Hiding Our Transition at Work

Today, I do not want to be at work. Not because I dislike the work I do. I actually enjoy being knee deep in data and spreadsheets. And, for the most part, my coworkers are quite amicable. They don’t touch politics during group conversations or voice personal opinions: probably one of the side effects of working in Human Resources.
I really don’t want to be at work today because I miss my wife.
I only get to be with her evenings and weekends. During the work day, I have a husband. At work, I call her by her male name and use male pronouns when referring to her. When my office mate asked me what we did this weekend, I made a conscious effort to focus on using “his”, “him”, and “he” while saying “Mike” instead of “Michelle”.

I want to be able to call her by her real name to people throughout the day. We work in a conservative town outside of a major city in Texas where wearing a Bernie Sanders t-shirt or displaying a “liberal” bumper sticker on our Ford is dangerous. The people in the area who identify as LGBTQ keep quiet for fear of persecution or harassment. It sure doesn’t help that the state does not a have a law to protect employees from discrimination based on sexual orientation or gender identity nor one to protect people against housing or public accommodation discrimination based on the same.
We don’t disclose our transition or personal lives with anyone but family and Michelle presents herself as male when we are in public. Only when we drive into the city¬†does she feel safe enough to present herself authentically. It is sad but she feels that dressing in a more androgynous style will put our family at less risk of harm during this stage of our transition. I appreciate her thinking about our family in such a loving way. Of course we don’t want targets on our backs but we especially want to protect our daughter.
So, Friday evening Michelle settles back into being herself and I get to spend time with with my wife. Saturday and Sunday are both full days that we get to be together as wife and wife. We smile more and laugh louder. It’s blissful. But then Monday morning comes again and she dawns the Dockers and dress shirts¬†and goes by her male name. And we both start feeling uncomfortable with the lie:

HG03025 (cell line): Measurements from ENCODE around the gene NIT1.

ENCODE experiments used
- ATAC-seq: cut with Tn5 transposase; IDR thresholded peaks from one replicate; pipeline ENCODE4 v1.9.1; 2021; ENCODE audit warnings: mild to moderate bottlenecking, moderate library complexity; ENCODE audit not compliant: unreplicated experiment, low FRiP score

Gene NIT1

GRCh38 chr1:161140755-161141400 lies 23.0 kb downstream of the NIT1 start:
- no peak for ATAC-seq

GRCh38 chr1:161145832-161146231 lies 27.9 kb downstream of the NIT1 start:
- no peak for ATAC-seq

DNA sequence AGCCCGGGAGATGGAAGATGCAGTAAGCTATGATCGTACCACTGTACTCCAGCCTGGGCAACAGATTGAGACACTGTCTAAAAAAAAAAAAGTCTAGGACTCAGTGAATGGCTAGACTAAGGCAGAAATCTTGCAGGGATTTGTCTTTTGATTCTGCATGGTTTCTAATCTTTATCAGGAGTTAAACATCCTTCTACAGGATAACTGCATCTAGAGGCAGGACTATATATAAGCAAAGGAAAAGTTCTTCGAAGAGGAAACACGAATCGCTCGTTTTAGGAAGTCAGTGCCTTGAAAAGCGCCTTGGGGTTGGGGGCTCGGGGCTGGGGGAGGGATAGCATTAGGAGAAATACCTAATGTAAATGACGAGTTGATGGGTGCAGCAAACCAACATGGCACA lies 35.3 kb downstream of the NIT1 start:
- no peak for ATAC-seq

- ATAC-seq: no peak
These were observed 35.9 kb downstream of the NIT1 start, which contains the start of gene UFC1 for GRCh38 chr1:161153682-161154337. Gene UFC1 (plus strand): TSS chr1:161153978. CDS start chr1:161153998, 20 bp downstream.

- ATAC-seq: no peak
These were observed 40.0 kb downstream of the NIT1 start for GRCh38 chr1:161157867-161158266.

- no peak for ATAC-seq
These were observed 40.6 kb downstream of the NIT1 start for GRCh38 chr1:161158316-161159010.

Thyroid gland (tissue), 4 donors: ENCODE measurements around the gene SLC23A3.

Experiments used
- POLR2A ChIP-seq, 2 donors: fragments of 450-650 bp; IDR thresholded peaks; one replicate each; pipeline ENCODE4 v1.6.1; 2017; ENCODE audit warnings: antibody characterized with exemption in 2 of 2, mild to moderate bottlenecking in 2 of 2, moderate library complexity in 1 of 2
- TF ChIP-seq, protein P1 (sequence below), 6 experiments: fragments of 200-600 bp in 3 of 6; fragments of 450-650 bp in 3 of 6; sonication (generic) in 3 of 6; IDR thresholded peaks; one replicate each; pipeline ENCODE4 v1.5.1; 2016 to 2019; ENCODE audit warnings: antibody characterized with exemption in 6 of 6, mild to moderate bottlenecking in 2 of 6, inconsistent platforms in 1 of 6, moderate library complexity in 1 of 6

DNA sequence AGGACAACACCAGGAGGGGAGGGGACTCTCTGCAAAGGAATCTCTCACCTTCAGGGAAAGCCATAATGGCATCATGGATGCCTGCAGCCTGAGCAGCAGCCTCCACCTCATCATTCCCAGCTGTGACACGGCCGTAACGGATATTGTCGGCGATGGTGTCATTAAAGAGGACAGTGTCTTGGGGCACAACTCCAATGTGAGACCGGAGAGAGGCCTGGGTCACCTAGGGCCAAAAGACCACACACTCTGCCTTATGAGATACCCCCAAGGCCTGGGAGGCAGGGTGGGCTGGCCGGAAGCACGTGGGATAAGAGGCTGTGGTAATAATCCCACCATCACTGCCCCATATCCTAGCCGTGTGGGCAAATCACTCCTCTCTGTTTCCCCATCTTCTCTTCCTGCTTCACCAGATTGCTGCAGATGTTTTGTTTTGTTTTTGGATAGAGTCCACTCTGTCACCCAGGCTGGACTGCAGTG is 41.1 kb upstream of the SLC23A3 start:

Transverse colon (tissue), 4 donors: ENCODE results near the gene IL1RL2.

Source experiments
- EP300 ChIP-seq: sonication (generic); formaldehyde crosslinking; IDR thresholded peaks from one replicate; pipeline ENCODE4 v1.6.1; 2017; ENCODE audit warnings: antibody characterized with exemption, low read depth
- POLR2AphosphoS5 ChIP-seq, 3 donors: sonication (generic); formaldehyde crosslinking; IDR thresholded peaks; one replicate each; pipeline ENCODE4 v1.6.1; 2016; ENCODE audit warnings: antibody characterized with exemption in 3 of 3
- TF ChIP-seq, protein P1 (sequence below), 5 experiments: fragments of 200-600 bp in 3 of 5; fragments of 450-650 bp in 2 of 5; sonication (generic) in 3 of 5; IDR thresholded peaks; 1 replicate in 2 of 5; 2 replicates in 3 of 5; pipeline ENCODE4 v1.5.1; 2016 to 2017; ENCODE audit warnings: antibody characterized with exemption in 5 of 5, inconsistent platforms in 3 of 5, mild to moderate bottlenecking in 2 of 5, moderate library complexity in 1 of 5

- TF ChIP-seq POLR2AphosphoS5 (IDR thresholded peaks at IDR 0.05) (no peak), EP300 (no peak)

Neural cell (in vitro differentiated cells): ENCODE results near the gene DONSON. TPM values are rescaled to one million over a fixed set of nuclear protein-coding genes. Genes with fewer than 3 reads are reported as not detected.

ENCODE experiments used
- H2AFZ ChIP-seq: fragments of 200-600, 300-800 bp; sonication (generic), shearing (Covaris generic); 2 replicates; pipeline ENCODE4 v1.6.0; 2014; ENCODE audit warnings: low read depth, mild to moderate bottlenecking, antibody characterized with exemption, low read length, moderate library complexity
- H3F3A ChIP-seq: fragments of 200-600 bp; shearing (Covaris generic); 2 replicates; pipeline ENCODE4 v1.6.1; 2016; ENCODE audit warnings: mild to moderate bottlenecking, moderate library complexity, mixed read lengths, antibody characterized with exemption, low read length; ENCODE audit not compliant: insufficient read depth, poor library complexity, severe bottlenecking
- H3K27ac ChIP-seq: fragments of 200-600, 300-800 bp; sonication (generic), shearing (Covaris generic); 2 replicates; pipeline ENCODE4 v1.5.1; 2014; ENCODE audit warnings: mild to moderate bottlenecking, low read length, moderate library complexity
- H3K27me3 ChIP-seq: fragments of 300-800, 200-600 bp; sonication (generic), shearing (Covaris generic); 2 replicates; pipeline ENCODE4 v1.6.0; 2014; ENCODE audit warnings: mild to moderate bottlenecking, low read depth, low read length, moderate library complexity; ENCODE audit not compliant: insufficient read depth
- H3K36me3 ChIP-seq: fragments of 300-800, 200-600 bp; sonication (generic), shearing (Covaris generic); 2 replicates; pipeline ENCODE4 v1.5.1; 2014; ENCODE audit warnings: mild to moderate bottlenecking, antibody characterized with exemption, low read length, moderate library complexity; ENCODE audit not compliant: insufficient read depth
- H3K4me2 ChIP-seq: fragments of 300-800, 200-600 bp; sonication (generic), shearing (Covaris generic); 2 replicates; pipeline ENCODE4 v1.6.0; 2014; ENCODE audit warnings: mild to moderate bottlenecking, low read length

Monday….Tuesday….Wednesday….Thursday

As each day passes, I crave Friday. Not because the weekend is coming but because my wife gets to be herself for an extended period of time. What a luxury, huh?

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6 Comments

  1. Living a double life is stressful… I hope that it won’t be something you have to deal with indefinitely. It’s too bad that there are still so many parts of the US where LGBTQ people still face discrimination (not to mention actual danger). But things are changing – I live in a state that keeps pushing various kinds of anti-LGBT legislation, and yet I’ve been pleasantly surprised by the acceptance of friends and acquaintances!

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  2. Hey I am also a cis wife. Though not finding it anywhere as easy as you seem to be! Anyways, thank for having the courage to post a blog, it’s always good to understand what other’s are going through.

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    1. Sarah, thanks for stopping by. This transition is not always easy for me. Like anyone in life, my partner and I have really easy times and some very difficult ones. Back in August, my attitude and outlook was bleak. Michelle and I were constantly arguing and discussing the ‘if’s, ‘and’s, and ‘but’s of our relationship. And in all honesty, I still find myself riding waves of positivity and frustration. They are just less turbulent and easier to escape than before.
      I have found the Reddit – MyPartnerisTrans subgroup to be extremely helpful.

      Good luck to you and your family.

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  3. This post made me so sad for the two of you. We live in a small fringe-rural town in Alabama, so I definitely know what it’s like to worry about being a target.
    Living the double life is so hard. I work in local city government for a very conservative town, so I’m very careful about who knows about my wife’s transition. Luckily, most of my direct co-workers are amazing people & I can be honest with them.

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